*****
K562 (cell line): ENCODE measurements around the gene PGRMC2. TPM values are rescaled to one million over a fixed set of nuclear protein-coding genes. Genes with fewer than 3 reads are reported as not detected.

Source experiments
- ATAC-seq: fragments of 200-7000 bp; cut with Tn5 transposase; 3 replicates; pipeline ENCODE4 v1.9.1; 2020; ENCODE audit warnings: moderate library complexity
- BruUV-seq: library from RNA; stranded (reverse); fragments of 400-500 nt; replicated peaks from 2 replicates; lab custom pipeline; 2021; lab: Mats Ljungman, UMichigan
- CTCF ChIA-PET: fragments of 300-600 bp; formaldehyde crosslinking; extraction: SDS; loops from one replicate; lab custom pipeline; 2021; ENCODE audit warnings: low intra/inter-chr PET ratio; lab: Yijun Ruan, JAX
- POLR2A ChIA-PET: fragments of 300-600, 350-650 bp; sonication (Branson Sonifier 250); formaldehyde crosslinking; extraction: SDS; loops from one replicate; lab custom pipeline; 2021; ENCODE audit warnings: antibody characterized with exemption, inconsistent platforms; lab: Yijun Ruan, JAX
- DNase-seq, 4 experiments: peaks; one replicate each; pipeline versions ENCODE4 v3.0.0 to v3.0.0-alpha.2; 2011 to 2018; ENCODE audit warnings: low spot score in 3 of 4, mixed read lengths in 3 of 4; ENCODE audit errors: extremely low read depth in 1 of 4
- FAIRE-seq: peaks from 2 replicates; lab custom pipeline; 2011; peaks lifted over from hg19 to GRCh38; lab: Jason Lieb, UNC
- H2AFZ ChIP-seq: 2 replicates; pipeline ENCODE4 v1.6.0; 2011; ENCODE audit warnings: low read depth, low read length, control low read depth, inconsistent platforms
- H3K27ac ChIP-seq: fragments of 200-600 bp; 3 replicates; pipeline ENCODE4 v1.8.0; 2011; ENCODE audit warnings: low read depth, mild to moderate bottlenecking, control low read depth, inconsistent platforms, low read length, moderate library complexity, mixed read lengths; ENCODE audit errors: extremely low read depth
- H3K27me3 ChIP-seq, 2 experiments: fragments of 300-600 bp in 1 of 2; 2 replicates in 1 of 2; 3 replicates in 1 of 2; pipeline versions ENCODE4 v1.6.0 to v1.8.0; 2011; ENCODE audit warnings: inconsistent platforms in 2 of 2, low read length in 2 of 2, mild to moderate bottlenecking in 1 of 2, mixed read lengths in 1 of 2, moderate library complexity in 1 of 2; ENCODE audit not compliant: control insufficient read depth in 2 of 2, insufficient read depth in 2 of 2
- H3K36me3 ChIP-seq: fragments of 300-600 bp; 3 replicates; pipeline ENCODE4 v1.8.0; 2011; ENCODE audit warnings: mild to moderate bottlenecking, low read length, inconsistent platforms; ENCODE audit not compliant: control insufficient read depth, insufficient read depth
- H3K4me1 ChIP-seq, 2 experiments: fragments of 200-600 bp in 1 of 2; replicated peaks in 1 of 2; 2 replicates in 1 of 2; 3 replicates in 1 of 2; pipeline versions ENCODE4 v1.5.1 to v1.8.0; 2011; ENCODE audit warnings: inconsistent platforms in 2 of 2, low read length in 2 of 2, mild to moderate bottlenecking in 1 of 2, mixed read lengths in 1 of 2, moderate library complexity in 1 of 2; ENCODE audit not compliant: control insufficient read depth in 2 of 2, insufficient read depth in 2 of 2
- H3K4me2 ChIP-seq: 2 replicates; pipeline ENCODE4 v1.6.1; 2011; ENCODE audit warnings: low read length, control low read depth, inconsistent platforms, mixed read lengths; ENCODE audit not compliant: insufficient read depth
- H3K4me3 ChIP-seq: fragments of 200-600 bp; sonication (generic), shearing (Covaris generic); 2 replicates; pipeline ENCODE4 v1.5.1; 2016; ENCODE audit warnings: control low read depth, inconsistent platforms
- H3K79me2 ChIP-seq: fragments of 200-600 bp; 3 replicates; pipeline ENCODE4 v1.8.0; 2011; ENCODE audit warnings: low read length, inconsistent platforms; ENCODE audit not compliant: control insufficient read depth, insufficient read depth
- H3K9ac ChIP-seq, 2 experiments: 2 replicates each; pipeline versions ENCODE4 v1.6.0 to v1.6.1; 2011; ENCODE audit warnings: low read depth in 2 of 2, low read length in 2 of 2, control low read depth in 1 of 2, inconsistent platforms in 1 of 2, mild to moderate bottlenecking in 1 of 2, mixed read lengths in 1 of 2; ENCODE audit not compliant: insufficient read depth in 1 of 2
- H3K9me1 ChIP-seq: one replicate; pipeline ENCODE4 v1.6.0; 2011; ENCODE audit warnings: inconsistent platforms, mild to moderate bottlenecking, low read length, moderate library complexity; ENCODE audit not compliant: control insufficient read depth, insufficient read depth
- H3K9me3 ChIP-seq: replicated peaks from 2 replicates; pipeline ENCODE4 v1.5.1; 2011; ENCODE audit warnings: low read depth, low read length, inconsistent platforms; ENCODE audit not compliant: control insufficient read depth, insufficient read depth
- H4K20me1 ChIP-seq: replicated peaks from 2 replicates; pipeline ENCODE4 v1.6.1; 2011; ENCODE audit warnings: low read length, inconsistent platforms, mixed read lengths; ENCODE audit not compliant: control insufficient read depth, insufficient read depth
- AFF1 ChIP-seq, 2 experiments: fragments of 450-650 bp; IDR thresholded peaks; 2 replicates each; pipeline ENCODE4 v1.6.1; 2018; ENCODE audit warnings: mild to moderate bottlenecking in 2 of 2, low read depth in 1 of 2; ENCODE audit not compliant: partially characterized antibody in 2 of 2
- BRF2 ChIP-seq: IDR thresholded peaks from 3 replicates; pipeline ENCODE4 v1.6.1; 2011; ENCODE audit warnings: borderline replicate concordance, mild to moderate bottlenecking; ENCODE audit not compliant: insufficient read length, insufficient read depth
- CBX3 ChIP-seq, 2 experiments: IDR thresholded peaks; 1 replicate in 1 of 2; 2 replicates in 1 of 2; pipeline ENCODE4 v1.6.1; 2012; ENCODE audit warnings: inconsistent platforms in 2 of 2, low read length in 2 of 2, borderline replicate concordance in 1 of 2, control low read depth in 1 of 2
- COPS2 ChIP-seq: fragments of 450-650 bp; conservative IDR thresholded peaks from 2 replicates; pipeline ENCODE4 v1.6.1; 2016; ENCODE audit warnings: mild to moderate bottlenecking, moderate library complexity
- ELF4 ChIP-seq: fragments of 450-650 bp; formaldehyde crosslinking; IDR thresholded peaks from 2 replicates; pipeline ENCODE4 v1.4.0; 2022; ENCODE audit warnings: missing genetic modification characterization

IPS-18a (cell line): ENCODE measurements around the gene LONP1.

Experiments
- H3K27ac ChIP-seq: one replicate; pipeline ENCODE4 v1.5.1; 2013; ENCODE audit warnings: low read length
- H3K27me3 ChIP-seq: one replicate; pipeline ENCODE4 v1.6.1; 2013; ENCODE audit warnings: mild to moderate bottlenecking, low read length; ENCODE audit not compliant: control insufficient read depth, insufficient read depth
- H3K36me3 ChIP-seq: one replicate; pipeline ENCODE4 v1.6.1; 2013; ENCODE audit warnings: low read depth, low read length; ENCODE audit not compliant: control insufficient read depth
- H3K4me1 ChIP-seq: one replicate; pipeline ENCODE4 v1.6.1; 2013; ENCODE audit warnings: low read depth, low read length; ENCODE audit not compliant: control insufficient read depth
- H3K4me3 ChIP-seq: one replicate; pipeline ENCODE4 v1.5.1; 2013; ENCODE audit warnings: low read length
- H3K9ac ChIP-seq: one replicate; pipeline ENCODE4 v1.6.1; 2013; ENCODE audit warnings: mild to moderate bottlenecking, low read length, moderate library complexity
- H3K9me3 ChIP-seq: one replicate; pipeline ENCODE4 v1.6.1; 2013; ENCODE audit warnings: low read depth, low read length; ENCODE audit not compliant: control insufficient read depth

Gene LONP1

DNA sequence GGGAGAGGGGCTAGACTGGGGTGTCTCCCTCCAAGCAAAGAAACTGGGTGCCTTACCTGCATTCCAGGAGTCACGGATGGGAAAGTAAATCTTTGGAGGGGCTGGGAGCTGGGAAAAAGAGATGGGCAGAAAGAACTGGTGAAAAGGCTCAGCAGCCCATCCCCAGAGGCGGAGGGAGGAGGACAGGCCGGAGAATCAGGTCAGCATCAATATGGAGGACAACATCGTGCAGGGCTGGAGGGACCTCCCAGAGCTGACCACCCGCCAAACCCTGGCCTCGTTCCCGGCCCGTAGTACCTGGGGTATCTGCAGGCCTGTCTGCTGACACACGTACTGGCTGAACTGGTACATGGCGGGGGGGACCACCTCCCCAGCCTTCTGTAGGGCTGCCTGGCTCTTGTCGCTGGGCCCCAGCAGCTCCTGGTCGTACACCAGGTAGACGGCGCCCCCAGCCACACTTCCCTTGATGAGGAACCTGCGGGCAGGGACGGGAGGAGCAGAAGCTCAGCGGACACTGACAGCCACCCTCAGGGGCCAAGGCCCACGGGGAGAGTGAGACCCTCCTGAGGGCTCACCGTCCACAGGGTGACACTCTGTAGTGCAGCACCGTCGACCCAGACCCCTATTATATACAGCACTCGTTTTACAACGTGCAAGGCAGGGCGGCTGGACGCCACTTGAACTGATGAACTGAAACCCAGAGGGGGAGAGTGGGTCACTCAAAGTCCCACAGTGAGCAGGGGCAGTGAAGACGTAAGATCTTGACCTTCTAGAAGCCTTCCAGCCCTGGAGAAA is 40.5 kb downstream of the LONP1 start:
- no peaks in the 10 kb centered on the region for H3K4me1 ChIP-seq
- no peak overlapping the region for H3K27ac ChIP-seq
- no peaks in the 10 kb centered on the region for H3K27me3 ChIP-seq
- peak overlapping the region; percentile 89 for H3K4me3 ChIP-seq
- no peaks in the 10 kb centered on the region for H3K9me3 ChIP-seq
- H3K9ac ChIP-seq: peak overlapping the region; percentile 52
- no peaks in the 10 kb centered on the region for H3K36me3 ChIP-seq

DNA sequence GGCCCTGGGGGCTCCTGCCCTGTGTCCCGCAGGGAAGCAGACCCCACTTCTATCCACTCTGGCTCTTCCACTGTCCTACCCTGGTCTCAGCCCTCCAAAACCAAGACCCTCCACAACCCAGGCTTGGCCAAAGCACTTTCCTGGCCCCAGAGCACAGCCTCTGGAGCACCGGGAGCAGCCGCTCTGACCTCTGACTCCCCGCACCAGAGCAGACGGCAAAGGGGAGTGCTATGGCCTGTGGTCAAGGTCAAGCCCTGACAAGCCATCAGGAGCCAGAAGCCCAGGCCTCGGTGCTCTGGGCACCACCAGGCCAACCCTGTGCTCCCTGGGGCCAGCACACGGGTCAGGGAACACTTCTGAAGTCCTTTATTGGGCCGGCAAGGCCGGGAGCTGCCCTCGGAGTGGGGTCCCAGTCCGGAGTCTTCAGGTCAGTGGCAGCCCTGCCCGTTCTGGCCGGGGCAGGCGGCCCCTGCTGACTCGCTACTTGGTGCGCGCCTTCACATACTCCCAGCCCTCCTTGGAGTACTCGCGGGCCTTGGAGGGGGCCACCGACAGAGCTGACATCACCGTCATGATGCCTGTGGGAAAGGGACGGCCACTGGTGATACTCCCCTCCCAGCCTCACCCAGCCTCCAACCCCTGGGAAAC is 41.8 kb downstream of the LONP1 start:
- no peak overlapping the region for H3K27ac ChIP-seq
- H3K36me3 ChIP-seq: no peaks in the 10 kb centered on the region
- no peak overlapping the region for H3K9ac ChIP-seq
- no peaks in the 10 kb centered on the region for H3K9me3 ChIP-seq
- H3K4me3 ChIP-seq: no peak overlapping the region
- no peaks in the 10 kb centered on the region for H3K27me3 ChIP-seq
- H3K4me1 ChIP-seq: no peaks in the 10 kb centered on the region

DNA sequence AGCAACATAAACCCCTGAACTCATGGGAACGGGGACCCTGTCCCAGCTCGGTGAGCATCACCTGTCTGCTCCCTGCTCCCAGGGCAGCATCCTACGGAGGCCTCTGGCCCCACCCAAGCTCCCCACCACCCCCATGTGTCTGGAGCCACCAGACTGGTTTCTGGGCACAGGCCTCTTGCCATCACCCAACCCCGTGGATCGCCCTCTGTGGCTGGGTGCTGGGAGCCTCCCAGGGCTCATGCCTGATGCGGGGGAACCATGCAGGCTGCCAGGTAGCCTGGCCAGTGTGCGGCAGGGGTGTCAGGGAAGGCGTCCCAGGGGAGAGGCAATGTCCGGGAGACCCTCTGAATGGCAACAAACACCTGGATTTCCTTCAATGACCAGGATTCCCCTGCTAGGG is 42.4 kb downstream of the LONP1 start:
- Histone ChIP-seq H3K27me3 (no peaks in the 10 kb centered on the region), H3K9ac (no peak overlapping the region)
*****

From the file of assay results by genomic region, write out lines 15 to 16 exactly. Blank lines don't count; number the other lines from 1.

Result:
- H3K4me3 ChIP-seq: fragments of 200-600 bp; sonication (generic), shearing (Covaris generic); 2 replicates; pipeline ENCODE4 v1.5.1; 2016; ENCODE audit warnings: control low read depth, inconsistent platforms
- H3K79me2 ChIP-seq: fragments of 200-600 bp; 3 replicates; pipeline ENCODE4 v1.8.0; 2011; ENCODE audit warnings: low read length, inconsistent platforms; ENCODE audit not compliant: control insufficient read depth, insufficient read depth